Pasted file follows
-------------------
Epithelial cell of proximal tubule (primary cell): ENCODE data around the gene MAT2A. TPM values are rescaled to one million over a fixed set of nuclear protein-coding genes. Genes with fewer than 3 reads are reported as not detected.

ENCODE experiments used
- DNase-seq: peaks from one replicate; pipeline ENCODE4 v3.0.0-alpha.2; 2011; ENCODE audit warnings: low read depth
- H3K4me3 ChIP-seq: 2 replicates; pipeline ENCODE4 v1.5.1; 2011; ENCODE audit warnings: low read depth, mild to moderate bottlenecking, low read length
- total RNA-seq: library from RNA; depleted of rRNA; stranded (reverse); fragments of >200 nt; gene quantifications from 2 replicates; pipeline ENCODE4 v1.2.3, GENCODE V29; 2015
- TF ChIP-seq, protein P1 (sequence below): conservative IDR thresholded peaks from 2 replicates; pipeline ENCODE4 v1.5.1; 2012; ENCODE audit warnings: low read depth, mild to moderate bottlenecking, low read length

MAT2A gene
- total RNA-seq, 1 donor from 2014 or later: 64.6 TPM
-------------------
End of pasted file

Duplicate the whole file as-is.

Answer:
Epithelial cell of proximal tubule (primary cell): ENCODE data around the gene MAT2A. TPM values are rescaled to one million over a fixed set of nuclear protein-coding genes. Genes with fewer than 3 reads are reported as not detected.

ENCODE experiments used
- DNase-seq: peaks from one replicate; pipeline ENCODE4 v3.0.0-alpha.2; 2011; ENCODE audit warnings: low read depth
- H3K4me3 ChIP-seq: 2 replicates; pipeline ENCODE4 v1.5.1; 2011; ENCODE audit warnings: low read depth, mild to moderate bottlenecking, low read length
- total RNA-seq: library from RNA; depleted of rRNA; stranded (reverse); fragments of >200 nt; gene quantifications from 2 replicates; pipeline ENCODE4 v1.2.3, GENCODE V29; 2015
- TF ChIP-seq, protein P1 (sequence below): conservative IDR thresholded peaks from 2 replicates; pipeline ENCODE4 v1.5.1; 2012; ENCODE audit warnings: low read depth, mild to moderate bottlenecking, low read length

MAT2A gene
- total RNA-seq, 1 donor from 2014 or later: 64.6 TPM